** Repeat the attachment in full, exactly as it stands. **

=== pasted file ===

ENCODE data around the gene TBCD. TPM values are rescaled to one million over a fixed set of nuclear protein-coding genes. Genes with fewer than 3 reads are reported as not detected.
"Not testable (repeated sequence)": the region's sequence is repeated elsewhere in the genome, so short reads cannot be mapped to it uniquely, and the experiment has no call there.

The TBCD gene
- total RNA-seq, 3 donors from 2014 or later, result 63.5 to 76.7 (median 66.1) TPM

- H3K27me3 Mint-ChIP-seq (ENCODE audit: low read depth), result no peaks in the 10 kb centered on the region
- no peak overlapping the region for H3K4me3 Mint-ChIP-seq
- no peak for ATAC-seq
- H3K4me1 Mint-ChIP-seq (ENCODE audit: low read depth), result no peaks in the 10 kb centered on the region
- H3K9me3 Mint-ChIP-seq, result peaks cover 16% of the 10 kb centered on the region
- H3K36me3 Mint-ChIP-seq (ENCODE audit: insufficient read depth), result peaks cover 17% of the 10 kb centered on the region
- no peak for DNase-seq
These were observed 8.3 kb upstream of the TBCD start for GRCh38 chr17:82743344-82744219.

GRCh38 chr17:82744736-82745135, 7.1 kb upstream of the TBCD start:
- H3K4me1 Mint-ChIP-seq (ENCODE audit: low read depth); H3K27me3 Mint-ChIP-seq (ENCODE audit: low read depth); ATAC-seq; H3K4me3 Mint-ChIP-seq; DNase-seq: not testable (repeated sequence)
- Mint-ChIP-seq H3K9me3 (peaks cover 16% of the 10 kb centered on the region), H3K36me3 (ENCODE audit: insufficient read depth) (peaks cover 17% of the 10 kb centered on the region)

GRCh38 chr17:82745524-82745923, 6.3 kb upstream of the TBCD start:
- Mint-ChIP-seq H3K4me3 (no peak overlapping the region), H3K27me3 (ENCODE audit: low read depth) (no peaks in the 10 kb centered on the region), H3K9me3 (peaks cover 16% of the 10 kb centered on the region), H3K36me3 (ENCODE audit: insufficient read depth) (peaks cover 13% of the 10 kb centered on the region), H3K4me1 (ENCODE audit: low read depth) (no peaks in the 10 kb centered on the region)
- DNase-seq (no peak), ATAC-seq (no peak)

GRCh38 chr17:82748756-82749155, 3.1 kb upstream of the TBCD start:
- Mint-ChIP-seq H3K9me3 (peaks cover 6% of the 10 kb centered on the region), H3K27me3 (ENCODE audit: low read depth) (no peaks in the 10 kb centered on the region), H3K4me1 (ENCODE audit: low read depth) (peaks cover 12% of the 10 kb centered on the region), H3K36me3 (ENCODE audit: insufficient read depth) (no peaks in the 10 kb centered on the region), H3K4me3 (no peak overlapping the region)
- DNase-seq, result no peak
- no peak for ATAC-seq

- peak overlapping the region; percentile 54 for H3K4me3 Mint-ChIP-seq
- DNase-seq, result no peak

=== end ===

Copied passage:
ENCODE data around the gene TBCD. TPM values are rescaled to one million over a fixed set of nuclear protein-coding genes. Genes with fewer than 3 reads are reported as not detected.
"Not testable (repeated sequence)": the region's sequence is repeated elsewhere in the genome, so short reads cannot be mapped to it uniquely, and the experiment has no call there.

The TBCD gene
- total RNA-seq, 3 donors from 2014 or later, result 63.5 to 76.7 (median 66.1) TPM

- H3K27me3 Mint-ChIP-seq (ENCODE audit: low read depth), result no peaks in the 10 kb centered on the region
- no peak overlapping the region for H3K4me3 Mint-ChIP-seq
- no peak for ATAC-seq
- H3K4me1 Mint-ChIP-seq (ENCODE audit: low read depth), result no peaks in the 10 kb centered on the region
- H3K9me3 Mint-ChIP-seq, result peaks cover 16% of the 10 kb centered on the region
- H3K36me3 Mint-ChIP-seq (ENCODE audit: insufficient read depth), result peaks cover 17% of the 10 kb centered on the region
- no peak for DNase-seq
These were observed 8.3 kb upstream of the TBCD start for GRCh38 chr17:82743344-82744219.

GRCh38 chr17:82744736-82745135, 7.1 kb upstream of the TBCD start:
- H3K4me1 Mint-ChIP-seq (ENCODE audit: low read depth); H3K27me3 Mint-ChIP-seq (ENCODE audit: low read depth); ATAC-seq; H3K4me3 Mint-ChIP-seq; DNase-seq: not testable (repeated sequence)
- Mint-ChIP-seq H3K9me3 (peaks cover 16% of the 10 kb centered on the region), H3K36me3 (ENCODE audit: insufficient read depth) (peaks cover 17% of the 10 kb centered on the region)

GRCh38 chr17:82745524-82745923, 6.3 kb upstream of the TBCD start:
- Mint-ChIP-seq H3K4me3 (no peak overlapping the region), H3K27me3 (ENCODE audit: low read depth) (no peaks in the 10 kb centered on the region), H3K9me3 (peaks cover 16% of the 10 kb centered on the region), H3K36me3 (ENCODE audit: insufficient read depth) (peaks cover 13% of the 10 kb centered on the region), H3K4me1 (ENCODE audit: low read depth) (no peaks in the 10 kb centered on the region)
- DNase-seq (no peak), ATAC-seq (no peak)

GRCh38 chr17:82748756-82749155, 3.1 kb upstream of the TBCD start:
- Mint-ChIP-seq H3K9me3 (peaks cover 6% of the 10 kb centered on the region), H3K27me3 (ENCODE audit: low read depth) (no peaks in the 10 kb centered on the region), H3K4me1 (ENCODE audit: low read depth) (peaks cover 12% of the 10 kb centered on the region), H3K36me3 (ENCODE audit: insufficient read depth) (no peaks in the 10 kb centered on the region), H3K4me3 (no peak overlapping the region)
- DNase-seq, result no peak
- no peak for ATAC-seq

- peak overlapping the region; percentile 54 for H3K4me3 Mint-ChIP-seq
- DNase-seq, result no peak